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Bill Radke: Next week, companies that land contracts with the federal government will have to starting check the citizenship status of all the employees who work on those contracts. One group of employers, including the U.S. Chamber of Commerce, is trying to block the requirement, as John Dimsdale reports from Washington.
John Dimsdale: About 170,000 government contractors will have to enter their employees into a government database called E Verify. E Verify checks everything from citizenship to identity against Social Security Administration and Homeland Security databases.
But Randy Johnson at the U.S. Chamber of Commerce calls the system "glitch-prone," costly, and onerous to use.
Randy Johnson: Remember these could be companies the size of General Motors, IBM, you name it, who are across the entire country and have to run'em thru this new process. It's a big, heavy lift.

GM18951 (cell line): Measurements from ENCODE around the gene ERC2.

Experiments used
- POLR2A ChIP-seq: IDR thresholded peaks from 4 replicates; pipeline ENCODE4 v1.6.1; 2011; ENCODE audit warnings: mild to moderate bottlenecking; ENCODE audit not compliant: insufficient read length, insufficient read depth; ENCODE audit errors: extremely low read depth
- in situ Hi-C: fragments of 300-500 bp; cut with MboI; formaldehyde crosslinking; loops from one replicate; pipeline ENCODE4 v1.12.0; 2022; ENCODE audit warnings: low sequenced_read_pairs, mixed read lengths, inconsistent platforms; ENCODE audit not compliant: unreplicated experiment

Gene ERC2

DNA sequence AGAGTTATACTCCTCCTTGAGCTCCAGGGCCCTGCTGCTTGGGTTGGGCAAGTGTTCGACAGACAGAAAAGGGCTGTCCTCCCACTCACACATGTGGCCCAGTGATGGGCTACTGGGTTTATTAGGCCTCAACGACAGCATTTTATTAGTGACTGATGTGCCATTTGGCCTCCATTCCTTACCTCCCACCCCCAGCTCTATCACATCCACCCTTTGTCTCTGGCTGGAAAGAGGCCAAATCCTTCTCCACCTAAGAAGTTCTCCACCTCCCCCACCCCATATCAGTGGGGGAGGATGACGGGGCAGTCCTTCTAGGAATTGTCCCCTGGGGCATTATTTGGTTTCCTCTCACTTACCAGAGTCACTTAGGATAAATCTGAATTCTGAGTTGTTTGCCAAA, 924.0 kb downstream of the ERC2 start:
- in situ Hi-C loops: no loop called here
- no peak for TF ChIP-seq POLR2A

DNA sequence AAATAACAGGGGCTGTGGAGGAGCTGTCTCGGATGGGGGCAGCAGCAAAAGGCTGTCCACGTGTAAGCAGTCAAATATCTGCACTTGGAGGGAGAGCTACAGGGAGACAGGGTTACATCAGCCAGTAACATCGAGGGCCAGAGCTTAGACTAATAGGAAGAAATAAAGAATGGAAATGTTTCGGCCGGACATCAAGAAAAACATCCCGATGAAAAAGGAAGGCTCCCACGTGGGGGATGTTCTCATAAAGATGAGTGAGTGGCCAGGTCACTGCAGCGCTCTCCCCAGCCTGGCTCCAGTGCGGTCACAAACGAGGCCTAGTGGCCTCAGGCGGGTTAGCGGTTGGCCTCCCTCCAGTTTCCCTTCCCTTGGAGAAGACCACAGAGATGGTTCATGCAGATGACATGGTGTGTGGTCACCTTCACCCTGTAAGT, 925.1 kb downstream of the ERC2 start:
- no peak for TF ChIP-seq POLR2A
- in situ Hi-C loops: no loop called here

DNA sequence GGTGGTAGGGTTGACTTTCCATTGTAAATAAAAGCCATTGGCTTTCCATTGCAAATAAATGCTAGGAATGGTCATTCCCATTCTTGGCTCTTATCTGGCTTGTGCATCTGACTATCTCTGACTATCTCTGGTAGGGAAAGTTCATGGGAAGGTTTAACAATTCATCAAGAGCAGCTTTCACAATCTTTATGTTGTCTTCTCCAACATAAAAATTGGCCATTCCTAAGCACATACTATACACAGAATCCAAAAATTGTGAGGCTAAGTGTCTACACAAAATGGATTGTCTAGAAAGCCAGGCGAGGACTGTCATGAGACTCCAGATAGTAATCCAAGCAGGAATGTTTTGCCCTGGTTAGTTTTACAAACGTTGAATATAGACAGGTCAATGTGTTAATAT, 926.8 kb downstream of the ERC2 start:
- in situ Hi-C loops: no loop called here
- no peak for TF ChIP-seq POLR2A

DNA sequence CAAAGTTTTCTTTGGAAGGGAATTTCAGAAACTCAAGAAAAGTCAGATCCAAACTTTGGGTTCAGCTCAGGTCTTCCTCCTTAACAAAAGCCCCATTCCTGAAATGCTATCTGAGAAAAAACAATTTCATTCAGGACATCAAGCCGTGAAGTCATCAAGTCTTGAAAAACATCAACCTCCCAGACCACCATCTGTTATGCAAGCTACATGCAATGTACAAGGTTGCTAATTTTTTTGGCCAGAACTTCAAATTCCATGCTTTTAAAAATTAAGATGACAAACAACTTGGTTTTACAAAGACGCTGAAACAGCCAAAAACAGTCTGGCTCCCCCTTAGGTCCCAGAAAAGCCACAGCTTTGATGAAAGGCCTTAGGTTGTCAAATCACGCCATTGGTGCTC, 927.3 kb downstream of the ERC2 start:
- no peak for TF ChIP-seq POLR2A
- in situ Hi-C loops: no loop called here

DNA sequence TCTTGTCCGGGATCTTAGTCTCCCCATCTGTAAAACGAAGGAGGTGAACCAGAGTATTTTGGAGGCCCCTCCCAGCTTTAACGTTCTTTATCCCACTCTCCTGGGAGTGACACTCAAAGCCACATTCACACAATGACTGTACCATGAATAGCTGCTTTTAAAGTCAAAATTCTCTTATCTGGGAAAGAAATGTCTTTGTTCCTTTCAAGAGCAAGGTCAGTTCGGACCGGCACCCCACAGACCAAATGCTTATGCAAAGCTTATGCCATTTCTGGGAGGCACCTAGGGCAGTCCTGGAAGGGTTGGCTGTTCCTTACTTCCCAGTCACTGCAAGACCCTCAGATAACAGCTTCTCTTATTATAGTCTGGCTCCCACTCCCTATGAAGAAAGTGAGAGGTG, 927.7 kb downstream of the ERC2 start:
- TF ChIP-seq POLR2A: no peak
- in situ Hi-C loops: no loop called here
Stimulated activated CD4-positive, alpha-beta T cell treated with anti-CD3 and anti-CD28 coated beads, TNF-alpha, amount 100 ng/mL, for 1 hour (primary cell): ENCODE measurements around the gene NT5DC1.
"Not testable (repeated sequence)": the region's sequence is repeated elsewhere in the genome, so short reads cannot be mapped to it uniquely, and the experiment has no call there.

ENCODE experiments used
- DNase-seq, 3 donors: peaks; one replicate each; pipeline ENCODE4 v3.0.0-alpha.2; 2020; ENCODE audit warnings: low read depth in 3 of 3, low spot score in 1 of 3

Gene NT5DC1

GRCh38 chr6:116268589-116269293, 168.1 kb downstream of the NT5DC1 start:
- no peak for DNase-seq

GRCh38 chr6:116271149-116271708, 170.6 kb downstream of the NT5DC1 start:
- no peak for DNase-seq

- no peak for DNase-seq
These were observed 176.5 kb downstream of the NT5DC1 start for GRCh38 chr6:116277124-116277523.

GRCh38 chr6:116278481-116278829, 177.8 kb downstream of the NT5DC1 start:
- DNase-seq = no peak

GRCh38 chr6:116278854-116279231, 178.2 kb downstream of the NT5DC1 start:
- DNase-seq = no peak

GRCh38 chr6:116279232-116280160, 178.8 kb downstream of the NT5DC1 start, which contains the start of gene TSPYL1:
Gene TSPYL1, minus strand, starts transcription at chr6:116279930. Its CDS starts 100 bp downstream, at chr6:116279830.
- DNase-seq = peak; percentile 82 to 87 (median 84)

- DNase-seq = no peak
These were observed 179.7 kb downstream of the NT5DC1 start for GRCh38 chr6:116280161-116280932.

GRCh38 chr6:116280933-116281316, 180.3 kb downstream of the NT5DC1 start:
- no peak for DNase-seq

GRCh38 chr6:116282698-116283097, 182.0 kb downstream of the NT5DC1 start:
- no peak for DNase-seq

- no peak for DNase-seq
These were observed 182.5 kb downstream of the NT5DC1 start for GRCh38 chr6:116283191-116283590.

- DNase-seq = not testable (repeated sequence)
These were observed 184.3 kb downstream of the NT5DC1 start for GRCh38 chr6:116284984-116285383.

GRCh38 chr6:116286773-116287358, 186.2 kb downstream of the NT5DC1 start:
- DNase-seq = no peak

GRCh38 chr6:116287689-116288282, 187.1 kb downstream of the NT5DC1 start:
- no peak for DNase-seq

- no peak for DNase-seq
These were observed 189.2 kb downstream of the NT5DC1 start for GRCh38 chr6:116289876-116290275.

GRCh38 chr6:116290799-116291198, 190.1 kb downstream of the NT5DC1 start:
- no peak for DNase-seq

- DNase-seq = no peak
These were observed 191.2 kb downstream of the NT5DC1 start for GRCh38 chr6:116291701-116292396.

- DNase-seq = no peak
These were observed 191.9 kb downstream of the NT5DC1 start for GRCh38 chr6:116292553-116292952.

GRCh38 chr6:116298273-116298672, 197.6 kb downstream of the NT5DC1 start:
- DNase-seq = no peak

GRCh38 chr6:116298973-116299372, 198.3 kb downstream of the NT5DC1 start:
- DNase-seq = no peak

The same requirements apply to sub-contractors. Johnson says that's tough for prime contractors to enforce.
Mike Palmer with the law firm Barnes & Thornburg helps employers learn the E Verify system. Some states require it, and some companies use it voluntarily.
Mike Palmer: Once they do get the E Verify process going, it's not that onerous to manage.
Congress is considering bills to require E Verify checks for all workers.
In Washington, I'm John Dimsdale for Marketplace.